Previously, Mazzone et al. reported that haplodeficiency of the oxygen-sensing prolyl hydroxylase domain protein 2 (PHD2) promotes normalization of tumor vasculature by stabilizing endothelial HIF-2α and consequently upregulating expression of soluble VEGFR1 and VE-cadherin in endothelial cells.5 The effect of PHD2 haplodeficiency and HIF-2α stabilization exemplifies the significance of oxygen sensing by endothelial cells for vessel integrity.6 Our data did not support the PHD2/HIF-2-dependent endothelial cell regulation as a mechanism by which R-Ras promotes vascular normalization. In our study, constitutively activated R-Ras did not alter VE-cadherin expression in endothelial cells; rather, it inhibited VE-cadherin internalization induced by VEGF-stimulation, resulting in VE-cadherin accumulation at adherens junctions and stabilization of the endothelial barrier. Furthermore, our previous study of human R-RAS transcriptional regulation did not identify HIF response elements in the R-RAS promoter or in 5′ upstream cis-regulatory sequences.7 This observation suggests that, unlike many hypoxia-induced angiogenesis regulators, R-RAS expression is not controlled by an oxygen-sensing mechanism involving HIFs. There is an additional important difference between the vessel regulations by PHD2/HIF-2 and by R-Ras. PHD2 haplodeficiency does not affect vessel density, area or vessel dilation, while it normalizes the endothelial barrier and stability.5 In contrast, R-Ras normalizes all of these vessel parameters and halts angiogenic sprouting. It is also noteworthy that the chronic low-oxygen environment is a hallmark of solid tumors, and HIF protein levels are elevated in cells in the tumor microenvironment. Nonetheless, vessels generally remain abnormal despite elevated HIF protein levels. Overall, our findings suggest that an alternative R-Ras-dependent activity, distinct from that of an oxygen-sensing mechanism, can promote vascular normalization.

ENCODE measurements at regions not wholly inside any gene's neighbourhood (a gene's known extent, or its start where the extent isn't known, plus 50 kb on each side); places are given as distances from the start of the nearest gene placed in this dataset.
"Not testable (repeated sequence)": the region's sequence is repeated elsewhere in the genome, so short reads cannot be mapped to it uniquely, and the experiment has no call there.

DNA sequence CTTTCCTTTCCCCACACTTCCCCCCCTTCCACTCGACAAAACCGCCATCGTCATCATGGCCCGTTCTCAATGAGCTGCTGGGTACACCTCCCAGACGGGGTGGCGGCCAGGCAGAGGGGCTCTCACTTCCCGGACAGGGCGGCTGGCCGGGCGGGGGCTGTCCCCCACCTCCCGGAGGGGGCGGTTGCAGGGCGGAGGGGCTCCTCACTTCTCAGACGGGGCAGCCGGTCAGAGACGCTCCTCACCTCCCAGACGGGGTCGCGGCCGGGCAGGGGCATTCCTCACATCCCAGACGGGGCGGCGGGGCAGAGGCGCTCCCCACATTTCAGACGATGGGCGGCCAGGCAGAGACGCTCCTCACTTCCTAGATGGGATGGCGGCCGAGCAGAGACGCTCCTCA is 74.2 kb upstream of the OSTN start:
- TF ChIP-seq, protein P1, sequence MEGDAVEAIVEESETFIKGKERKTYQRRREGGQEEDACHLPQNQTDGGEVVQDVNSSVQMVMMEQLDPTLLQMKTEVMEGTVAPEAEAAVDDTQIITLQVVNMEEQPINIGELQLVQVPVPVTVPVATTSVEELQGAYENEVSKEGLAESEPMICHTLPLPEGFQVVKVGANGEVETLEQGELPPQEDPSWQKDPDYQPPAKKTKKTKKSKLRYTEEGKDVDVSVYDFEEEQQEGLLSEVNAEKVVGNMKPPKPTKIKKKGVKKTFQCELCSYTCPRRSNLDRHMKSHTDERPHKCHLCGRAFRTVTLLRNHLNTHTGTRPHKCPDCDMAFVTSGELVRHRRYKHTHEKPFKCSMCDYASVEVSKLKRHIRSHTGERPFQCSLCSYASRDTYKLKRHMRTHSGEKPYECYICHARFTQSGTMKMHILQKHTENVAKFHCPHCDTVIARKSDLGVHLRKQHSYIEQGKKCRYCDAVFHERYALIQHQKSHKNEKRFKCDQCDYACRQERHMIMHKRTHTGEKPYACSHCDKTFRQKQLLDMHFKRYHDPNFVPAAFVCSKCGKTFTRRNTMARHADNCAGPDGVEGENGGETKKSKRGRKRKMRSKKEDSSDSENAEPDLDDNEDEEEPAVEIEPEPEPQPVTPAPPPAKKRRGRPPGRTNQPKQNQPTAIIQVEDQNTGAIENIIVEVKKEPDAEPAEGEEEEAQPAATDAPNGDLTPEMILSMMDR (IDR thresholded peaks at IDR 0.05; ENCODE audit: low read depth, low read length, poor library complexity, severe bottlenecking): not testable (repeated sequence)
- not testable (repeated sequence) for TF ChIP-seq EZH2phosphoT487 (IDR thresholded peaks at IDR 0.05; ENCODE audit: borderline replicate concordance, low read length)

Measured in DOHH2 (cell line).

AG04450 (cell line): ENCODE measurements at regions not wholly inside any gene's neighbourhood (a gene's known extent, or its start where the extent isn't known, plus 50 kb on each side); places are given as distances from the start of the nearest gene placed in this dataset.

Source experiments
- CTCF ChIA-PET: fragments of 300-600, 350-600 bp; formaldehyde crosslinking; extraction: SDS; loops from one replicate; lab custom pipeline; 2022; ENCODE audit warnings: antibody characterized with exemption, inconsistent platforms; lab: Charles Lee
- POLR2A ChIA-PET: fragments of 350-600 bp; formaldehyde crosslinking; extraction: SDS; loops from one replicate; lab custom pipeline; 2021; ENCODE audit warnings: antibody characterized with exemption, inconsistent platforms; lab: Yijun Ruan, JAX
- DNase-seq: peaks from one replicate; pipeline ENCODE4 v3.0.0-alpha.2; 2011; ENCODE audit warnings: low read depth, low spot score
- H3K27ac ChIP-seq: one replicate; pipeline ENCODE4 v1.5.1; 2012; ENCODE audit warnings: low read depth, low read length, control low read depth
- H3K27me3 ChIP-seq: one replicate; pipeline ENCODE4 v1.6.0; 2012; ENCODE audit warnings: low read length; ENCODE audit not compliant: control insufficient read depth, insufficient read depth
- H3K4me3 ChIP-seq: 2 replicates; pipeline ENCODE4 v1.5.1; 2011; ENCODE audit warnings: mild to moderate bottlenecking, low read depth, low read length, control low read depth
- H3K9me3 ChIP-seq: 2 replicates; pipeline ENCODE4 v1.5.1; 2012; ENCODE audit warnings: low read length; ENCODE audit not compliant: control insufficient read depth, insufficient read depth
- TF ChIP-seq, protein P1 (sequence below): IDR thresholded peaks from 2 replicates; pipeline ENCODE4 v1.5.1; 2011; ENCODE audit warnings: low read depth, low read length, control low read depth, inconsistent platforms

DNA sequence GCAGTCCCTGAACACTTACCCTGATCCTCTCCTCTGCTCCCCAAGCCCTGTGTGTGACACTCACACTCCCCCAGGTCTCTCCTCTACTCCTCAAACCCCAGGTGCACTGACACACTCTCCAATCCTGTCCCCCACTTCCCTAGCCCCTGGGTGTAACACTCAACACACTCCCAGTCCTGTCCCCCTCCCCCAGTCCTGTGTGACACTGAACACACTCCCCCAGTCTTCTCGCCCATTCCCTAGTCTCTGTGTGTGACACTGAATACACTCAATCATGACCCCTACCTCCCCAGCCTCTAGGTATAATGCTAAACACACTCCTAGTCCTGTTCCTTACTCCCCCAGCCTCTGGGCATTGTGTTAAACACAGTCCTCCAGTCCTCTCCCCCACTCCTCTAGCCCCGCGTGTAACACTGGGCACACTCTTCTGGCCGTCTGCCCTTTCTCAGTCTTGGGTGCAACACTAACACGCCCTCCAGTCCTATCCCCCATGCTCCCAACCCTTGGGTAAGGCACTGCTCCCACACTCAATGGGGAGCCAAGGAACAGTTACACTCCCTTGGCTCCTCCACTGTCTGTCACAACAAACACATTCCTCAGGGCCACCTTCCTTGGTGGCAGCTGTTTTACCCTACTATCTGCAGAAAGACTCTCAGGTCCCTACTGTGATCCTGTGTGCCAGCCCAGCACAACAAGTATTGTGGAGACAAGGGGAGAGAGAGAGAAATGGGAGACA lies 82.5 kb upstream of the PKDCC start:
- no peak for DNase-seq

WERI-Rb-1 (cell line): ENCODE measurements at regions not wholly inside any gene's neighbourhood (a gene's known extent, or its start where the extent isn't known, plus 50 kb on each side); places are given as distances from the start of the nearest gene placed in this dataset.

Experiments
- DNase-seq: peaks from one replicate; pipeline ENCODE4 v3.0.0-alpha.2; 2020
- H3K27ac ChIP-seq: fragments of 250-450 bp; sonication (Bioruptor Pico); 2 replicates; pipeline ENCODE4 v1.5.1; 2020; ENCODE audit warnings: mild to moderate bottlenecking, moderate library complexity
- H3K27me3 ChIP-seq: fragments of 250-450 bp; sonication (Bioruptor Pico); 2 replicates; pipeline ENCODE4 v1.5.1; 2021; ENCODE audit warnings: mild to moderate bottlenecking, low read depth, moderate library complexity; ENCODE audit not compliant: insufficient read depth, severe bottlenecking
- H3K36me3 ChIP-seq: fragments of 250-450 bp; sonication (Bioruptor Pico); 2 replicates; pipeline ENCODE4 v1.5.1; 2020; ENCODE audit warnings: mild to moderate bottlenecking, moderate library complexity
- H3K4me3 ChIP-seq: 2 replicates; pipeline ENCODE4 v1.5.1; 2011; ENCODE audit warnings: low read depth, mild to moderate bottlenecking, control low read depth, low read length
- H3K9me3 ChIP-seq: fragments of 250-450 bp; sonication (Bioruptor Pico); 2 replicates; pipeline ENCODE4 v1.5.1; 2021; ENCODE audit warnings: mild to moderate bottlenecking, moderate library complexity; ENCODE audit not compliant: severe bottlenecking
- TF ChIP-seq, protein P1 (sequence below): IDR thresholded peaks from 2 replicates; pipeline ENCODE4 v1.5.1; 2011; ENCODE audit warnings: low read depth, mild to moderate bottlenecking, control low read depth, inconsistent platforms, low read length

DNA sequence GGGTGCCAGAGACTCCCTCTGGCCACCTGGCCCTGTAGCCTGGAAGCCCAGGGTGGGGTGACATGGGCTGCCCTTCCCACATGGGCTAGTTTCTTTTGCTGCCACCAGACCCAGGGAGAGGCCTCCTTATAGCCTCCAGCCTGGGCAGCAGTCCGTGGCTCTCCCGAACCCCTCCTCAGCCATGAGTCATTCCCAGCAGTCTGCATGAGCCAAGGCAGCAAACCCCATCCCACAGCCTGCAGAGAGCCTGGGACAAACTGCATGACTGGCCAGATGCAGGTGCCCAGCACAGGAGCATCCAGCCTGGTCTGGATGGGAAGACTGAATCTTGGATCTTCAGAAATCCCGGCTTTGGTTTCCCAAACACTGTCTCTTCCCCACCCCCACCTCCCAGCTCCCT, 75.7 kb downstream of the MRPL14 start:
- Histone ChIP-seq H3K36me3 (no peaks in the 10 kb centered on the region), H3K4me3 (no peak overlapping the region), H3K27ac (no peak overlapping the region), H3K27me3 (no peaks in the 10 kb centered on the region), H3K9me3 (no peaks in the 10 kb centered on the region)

Although R-Ras is closely related to prototypic Ras oncoproteins, such as K- and H-Ras, R-Ras activity results in biological outcomes distinct from those of prototypic Ras proteins. R-Ras inhibits vascular cell proliferation and invasion and promotes vascular quiescence.4 R-Ras-deficient mice show enhanced tumor angiogenesis as well as exaggerated neointimal proliferation of arterial smooth muscle cells in response to arterial injury.4 Despite the significance of R-Ras in vascular regulation, its downstream effectors are not well-understood. PI3 kinase is one of the few known direct downstream targets of R-Ras, and unlike K- and H-Ras, R-Ras does not activate Raf-1 or RalGDS.8 R-Ras does regulate VE-cadherin3 and integrins9; however, mechanisms underlining these regulations are not well-understood. Identification of R-Ras signaling pathways could advance our understanding of vascular normalization and other important processes during blood vessel regeneration and remodeling.